What role will France play in Artémis, NASA’s program to return to the moon?

But what are we going to do on the moon? On Tuesday, France became the 20th country to join A new wave of space exploration security. by signing “Artemis Agreement”, joins the US NASA program of the same name, which plans to travel to the moon in the next two or three years. The ultimate goals are to establish a permanent human presence there, create “safety zones” to protect extraterrestrial resources, or even build a staging post for remote manned flights.

Francis Rocard, Head of Solar System Exploration Programs at the National Center for Space Studies (CNES) explains 20 minutes What role will France play in this fantastic space adventure?

Why does France want to be part of this programme?

Unlike the American Apollo missions, which were carried out nearly fifty years ago, the Artemis missions offer diverse prospects for cooperation. “Participation in the Artemis program means being part of a large and ambitious international project. It also means giving ourselves, through the European Space Agency (ESA), the possibility of eventually sending an astronaut to the moon,” emphasizes Francis Rocard. Because without NASA, neither France nor Europe has the means to make such an expedition alone, the expert asserts.

Do we really need us?

France joins the Artémis program after Canada, Japan, the United Kingdom, Ukraine, Israel, the United Arab Emirates and even Brazil… That’s already a lot of people. But thanks to its experience, France, through the European Space Agency, should contribute directly to this programme. This would be the case, for example, with the Esprit module, which will bring communication tools and supplies to the Lunar Gateway, the station in lunar orbit. Thales Alenia Space should design this module in France, says Pascal Olter Girard, deputy director of programs in the strategy department at the French National Center for Space Studies.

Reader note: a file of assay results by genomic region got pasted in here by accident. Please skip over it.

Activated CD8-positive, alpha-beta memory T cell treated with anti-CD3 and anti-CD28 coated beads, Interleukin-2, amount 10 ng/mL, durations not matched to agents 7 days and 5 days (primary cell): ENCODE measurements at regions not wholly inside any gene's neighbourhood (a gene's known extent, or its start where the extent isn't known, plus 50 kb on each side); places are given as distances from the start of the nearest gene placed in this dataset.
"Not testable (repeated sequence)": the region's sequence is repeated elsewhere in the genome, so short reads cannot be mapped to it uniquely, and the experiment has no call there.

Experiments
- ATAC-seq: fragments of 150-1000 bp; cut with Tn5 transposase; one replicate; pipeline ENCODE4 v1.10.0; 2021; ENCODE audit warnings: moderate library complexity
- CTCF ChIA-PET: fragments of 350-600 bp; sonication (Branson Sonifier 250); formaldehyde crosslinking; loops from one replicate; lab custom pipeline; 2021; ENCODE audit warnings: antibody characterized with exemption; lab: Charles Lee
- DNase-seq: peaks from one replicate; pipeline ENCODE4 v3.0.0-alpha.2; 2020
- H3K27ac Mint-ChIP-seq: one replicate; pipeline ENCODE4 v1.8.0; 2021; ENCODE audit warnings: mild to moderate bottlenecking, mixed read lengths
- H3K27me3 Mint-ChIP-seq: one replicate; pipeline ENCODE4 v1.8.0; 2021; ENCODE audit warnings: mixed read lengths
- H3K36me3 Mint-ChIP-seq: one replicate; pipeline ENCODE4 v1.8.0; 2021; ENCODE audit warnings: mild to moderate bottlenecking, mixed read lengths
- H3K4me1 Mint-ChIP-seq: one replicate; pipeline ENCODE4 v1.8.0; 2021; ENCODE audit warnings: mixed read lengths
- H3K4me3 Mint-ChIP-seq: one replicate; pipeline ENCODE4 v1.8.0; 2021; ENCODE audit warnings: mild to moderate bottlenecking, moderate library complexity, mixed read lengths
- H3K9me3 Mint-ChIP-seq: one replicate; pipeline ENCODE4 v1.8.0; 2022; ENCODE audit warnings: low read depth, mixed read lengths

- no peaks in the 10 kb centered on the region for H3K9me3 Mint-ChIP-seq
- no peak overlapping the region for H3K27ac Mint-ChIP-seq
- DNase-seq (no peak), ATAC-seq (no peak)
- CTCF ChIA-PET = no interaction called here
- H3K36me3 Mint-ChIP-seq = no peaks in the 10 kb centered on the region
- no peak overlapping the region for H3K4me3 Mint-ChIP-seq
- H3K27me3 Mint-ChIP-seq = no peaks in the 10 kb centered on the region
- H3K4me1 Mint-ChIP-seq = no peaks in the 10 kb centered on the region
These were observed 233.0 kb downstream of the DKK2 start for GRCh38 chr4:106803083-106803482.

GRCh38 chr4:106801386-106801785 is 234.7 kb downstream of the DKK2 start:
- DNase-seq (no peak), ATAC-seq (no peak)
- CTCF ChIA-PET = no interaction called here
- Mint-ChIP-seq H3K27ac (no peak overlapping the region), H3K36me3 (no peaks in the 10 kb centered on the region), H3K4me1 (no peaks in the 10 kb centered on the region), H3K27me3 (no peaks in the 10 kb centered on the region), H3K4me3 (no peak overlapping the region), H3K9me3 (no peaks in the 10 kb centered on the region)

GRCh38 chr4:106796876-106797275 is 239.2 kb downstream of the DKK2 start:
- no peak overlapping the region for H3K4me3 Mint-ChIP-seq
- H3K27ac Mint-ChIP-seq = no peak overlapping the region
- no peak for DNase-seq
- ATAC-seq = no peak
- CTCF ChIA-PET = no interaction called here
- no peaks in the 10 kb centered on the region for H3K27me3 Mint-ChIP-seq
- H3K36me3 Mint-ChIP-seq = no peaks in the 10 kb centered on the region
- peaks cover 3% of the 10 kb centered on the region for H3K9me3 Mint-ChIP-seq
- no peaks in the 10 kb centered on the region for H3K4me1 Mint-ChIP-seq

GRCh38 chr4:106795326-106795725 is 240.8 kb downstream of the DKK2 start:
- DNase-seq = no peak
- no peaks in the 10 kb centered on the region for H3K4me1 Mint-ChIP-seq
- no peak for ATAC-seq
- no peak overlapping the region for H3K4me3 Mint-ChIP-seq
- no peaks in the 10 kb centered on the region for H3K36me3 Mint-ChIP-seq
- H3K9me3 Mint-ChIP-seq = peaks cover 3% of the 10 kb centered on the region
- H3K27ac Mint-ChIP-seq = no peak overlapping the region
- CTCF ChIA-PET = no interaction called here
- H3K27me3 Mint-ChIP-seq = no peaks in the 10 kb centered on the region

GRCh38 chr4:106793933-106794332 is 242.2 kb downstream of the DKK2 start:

“The European Space Agency has also pledged to provide transport modules called ESM, which will transport astronauts to the Moon on each flight,” Francis Rocard adds. However, parts of the latter can be manufactured by major manufacturers such as Thales or Airbus, whose centers are located in France.

Will French astronauts be sent?

“All of the ESA’s contributions allow it to legitimately claim to send a European astronaut to the Moon. It is part of the deal,” explains the head of the National Center for Space Studies. And if nothing is fixed at the moment, some have already positioned themselves.

Last January, Thomas Pesquet, barely returning from the International Space Station, confirmed that the Moon was “the next step.” With the current dynamic, the place of France, the place of Europe, this is not impossible. So I will do everything in my power to make it happen, tying my fingers tightly,” he told BFMTV. The optimism remains. At the end of May, the astronaut claimed that he was “in good shape” to participate in the Artemis lunar flights.

How much will France cost?

If it is customary, then the signatures of agreements are generally commitments to provide paid services, Artémis agreements are a little different. “These are agreements in principle, where it is not directly related to money, says Francis Rocard. The signatory states, for example, undertake to help the crew in difficulty. »

What is France’s position on “safe zones”?

In the Artemis Agreement, there is one controversial procedure. It provides, as we said above, the possibility of defining “safety zones”, in particular in order to protect the exploitation of resources, such as water on the surface of the Moon. Except that the 1967 treaty prohibits any “national appropriation” of these resources.

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On this subject, there have been quite a few discussions in France. “The Artemis agreements, according to our analysis, do not contradict the 1967 treaty,” Pascal Olter Girard told AFP. “France has signed because it agrees with the fact that the exploitation of extraterrestrial resources does not mean the appropriation of the planetary body, according to Francis Rocard. It is a bit like international waters on Earth. They belong to everyone, but we have the right to fish there. It is clear that the moon It is a public good whose resources can be exploited.

Stan Shaw

<p class="sign">"Professional food nerd. Internet scholar. Typical bacon buff. Passionate creator."</p>

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